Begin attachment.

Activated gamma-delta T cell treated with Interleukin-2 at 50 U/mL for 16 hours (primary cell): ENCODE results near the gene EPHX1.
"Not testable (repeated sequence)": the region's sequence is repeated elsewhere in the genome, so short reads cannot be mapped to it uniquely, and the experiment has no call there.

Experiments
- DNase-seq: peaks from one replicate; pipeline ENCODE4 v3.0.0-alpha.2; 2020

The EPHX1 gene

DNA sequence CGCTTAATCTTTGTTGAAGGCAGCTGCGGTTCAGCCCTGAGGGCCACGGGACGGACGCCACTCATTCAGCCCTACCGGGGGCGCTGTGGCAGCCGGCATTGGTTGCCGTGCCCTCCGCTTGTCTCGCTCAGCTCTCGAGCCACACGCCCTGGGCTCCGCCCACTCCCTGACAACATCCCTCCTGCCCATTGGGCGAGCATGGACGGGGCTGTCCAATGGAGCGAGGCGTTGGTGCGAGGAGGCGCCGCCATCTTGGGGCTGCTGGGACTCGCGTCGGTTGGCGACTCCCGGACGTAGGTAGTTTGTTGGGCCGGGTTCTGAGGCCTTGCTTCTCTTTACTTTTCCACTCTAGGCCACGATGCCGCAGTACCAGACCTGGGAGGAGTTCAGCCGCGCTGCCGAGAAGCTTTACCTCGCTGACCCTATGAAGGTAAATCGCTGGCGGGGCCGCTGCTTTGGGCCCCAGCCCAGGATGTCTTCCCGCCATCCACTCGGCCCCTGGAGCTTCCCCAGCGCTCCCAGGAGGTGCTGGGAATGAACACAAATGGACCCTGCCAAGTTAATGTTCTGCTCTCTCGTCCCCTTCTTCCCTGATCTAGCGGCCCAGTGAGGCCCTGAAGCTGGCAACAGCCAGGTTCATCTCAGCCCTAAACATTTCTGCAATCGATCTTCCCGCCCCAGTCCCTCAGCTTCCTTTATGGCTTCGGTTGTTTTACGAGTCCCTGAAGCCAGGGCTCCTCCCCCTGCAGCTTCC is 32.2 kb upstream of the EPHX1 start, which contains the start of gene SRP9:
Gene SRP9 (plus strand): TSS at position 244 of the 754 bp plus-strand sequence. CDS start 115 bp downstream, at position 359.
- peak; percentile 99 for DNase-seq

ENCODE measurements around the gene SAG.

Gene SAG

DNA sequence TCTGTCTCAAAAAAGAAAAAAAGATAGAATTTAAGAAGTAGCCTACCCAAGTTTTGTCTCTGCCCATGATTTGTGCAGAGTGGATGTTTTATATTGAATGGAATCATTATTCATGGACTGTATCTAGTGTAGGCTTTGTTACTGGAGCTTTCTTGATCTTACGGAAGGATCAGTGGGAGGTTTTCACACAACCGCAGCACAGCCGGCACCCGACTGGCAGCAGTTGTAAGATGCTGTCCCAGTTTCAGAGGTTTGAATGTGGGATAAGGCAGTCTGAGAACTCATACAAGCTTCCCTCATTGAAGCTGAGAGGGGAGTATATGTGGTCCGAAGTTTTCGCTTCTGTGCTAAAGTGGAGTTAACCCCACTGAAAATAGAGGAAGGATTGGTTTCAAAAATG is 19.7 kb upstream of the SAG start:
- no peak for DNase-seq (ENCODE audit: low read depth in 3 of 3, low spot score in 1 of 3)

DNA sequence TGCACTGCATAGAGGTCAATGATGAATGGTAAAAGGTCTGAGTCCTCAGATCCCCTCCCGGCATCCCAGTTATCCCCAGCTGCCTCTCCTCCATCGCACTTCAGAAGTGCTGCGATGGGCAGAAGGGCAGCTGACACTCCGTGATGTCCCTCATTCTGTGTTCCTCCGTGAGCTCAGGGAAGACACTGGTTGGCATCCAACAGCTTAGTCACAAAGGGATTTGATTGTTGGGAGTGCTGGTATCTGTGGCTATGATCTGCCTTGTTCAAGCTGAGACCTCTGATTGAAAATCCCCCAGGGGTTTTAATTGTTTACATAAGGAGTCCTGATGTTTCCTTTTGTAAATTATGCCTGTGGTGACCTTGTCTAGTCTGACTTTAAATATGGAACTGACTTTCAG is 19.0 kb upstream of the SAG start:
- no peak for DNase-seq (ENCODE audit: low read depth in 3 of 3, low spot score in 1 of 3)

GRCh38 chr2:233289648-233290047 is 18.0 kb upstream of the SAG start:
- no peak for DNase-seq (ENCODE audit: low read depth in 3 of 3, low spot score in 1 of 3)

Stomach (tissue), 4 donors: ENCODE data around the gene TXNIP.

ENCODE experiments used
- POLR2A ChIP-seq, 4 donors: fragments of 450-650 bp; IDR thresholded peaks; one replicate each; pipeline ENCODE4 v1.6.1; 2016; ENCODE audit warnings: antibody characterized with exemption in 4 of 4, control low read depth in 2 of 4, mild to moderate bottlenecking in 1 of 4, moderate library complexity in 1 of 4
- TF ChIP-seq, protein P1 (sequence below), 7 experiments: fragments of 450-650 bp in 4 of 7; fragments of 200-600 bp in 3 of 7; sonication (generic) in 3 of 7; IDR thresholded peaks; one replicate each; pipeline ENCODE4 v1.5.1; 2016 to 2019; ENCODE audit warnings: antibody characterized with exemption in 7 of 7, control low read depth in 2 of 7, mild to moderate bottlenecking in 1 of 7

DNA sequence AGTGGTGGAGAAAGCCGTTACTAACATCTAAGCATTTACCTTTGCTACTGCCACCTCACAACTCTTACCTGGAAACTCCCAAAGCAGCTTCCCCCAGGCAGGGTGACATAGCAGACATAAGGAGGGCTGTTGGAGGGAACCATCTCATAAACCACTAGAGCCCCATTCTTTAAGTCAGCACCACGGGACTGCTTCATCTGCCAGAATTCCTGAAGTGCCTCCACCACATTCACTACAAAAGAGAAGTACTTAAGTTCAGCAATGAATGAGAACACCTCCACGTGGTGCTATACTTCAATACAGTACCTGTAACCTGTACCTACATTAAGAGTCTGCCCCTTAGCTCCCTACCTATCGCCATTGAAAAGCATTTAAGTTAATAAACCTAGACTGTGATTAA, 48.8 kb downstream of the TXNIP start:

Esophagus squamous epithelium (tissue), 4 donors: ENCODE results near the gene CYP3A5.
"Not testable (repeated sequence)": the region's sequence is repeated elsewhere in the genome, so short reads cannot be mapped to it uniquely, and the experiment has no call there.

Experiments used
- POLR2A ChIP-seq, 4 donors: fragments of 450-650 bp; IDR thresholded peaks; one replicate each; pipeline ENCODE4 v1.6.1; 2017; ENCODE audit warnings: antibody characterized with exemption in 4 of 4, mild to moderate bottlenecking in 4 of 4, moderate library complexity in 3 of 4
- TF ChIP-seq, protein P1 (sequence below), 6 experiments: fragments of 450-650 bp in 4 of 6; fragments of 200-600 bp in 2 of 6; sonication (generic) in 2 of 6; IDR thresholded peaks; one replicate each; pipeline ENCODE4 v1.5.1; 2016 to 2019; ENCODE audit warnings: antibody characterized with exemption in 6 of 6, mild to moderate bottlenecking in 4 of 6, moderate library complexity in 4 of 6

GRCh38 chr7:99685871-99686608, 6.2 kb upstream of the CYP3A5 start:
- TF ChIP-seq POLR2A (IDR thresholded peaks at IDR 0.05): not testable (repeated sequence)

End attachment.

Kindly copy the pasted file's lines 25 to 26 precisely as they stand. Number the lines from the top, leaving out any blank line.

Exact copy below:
- POLR2A ChIP-seq, 4 donors: fragments of 450-650 bp; IDR thresholded peaks; one replicate each; pipeline ENCODE4 v1.6.1; 2017; ENCODE audit warnings: antibody characterized with exemption in 4 of 4, mild to moderate bottlenecking in 4 of 4, moderate library complexity in 3 of 4
- TF ChIP-seq, protein P1 (sequence below), 6 experiments: fragments of 450-650 bp in 4 of 6; fragments of 200-600 bp in 2 of 6; sonication (generic) in 2 of 6; IDR thresholded peaks; one replicate each; pipeline ENCODE4 v1.5.1; 2016 to 2019; ENCODE audit warnings: antibody characterized with exemption in 6 of 6, mild to moderate bottlenecking in 4 of 6, moderate library complexity in 4 of 6